The Iban or Sea Dayak (Dyak) are a riverine group of rice cultivators
inhabiting the interior hill country of Sarawak (Malaysia) and parts
of Indonesian Borneo. They were mistakenly named Sea Dayak by the
British who came into contact with them in the 1840s, at which time
many were involved in coastal piracy with the Malays. The name Iban
is from the Kayan language and means “immigrant.” It was introduced
into the literature in 1901 by Haddon and has continued to be the
accepted term (Freeman 1958: 50). The Iban refer to themselves by
the name of the longhouse village or river where they reside. They
have no cover term for all Iban.

Presently the Iban occupy the “remote jungle-covered ranges of the
underdeveloped interior zone of Sarawak, and also certain of the inaccessible
headwaters of the great Kapuas river in what is now Kalimantan or
Indonesian Borneo” (Freeman 1959: 15). The main rivers of their occupation
are the Batang Lupar, Saribas, Krian, and Rejang. Some Iban have moved
to coastal and urban areas.

The Iban speak a dialect of Malay (Malayan subfamily, Austronesian
family) that is distinct from other Bornean languages. It does, however,
contain many loan-words from other parts of Borneo, as well as some
from Sanskrit.

In Sarawak, the Iban population was estimated to be 330,000 in 1971
(Sutlive 1973: 77). As far back as 1947, they comprised over a third
of the country’s population and in some areas were the dominant ethnic
group. They are principally a rural people; the cities are still mainly
the preserves of the Malays and the Chinese. Freeman’s population
distribution map (ca. 1950) shows the Iban located along Sarawak’s
major rivers and their tributaries, with the densest concentrations
along the Rejang in the Third Division (one of Sarawak’s five major
political divisions) (Freeman 1955:12). No figures are available for
the Kalimantan Iban.

The climate of the Iban region is wet and it is not uncommon for annual
rainfall in the interior to reach 180 inches. Heavy rains, flat delta
land, and swampy inner coastal regions combine to cause frequent flooding
of the best agricultural land. The rainfall pattern is, however, very
erratic and its variability presents great difficulties for swidden
agriculturalists. Those farmers who, with government assistance, have
begun to practice wet-rice cultivation may use herbicides to clear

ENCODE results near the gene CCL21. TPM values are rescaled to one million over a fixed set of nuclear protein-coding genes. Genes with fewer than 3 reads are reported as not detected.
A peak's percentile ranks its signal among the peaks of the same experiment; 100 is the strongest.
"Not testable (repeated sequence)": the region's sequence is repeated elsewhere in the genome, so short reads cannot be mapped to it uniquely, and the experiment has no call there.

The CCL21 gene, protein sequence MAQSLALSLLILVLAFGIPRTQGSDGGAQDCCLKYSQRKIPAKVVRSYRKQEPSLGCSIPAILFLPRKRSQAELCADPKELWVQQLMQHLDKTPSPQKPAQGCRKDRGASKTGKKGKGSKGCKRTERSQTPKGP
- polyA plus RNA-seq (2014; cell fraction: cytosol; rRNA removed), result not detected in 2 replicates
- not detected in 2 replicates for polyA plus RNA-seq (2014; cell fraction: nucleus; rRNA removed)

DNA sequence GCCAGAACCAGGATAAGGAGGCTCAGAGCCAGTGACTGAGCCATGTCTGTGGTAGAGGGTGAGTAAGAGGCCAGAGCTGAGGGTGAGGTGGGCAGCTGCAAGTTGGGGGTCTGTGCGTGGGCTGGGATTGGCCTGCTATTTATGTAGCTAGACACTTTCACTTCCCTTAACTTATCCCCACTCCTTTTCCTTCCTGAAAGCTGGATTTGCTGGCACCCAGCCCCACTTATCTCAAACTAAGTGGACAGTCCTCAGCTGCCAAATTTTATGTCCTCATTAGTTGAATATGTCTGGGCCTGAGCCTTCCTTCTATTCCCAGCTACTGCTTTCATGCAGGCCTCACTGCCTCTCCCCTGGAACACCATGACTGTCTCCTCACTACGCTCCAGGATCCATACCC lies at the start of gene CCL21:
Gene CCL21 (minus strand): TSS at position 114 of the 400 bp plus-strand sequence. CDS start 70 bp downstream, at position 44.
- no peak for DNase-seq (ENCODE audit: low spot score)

their smaller fields and are thus better insulated from climatic variations.
The temperature range is approximately 72 degrees-88 degrees F., or
22.2 degrees-31.1 degrees C.

Three quarters of Sarawak is still covered with primary forest, the
remaining quarter with savannah and secondary growth. Soils are generally
poor. Most cleared forest areas can be used only for a season or two,
and then must be left fallow for 15 to 20 years. Contrary to what
early observers supposed, the shifting agricultural techniques of
the Iban were probably the best adaptation to this poor soil, causing
the least disturbance and allowing the small cleared areas time to

The tropical forests provide the Iban with a variety of trees, leaves,
fibers, and foods, which they exploit themselves and have found to
be profitable exports (especially rubber and timber).

Rice cultivation is the occupation of 89 percent of the Iban population
(two-thirds of the country’s rice cultivators). But fewer than 40
percent are self-sufficient, and most Iban must buy rice to supplement
what they grow (Sutlive 1973: 201). Iban are no longer free to move
their settlements after exhausting an area, but they still shift their
fields every few years to allow the land to regenerate. Rice agriculture
is a highly ritualized activity and is really a complete way of life,
rather than just an economic pursuit. Nearly all of the religious
ritual has to do with insuring the success of the crop. Along with
the rice, mustard, cucumber, pumpkins, and gourds are planted in the
same fields and ripen at different times. Maize, cassava, changkok,
and pineapple are also grown. Fowls and pigs are kept under the houses,
to be eaten on festival days. Wild pigs are hunted with dogs, but
salt fish, obtained from Malay fishermen, is more popular. Fighting
cocks are kept by the men for gambling.

The common Iban settlement is a single longhouse composed of from
4 to 50 independent family units (an average of 14 in Baleh region)
that are called bilek families. The bilek family is small, ranging
from 3 to 14 members, with an average of about 5.5. It is usually
composed of two or three generations, but two adult, married siblings
never co-reside. Each bilek family constitutes a separate household
that cooks and eats together, owns its own land, cultivates its own
crops, has its own rituals, charms, taboos, and its own sacred rice.
There are no large-scale corporate groups above the bilek family.
The bilek family is the status-conferring group. Children are named
after grandparents, thus providing continuity with ancestors and an
identification with the kin group. Among the status-conscious Iban,
these names provide links with their illustrious forebears. Membership
in a bilek family, and hence the longhouse, may be by birth, marriage,
or adoption. A family may also join a longhouse because of ties of

Postmarital residence is called utrolocal, which is an equivalent
concept to ambilocal residence. A couple may reside with either set
of parents (or in their longhouse), but they must choose between one
or the other. Uxorilocality and virilocality are equally common. Preferred
marriages are within the kindred, especially with first to fifth degree
cousins. Marriage within the longhouse is as common as marriage outside.
The Iban are strongly monogamous, but in the early years of marriage,
divorce is simple and not uncommon. Inter-ethnic marriages, though
dangerous in some ways, often help to establish and maintain advantageous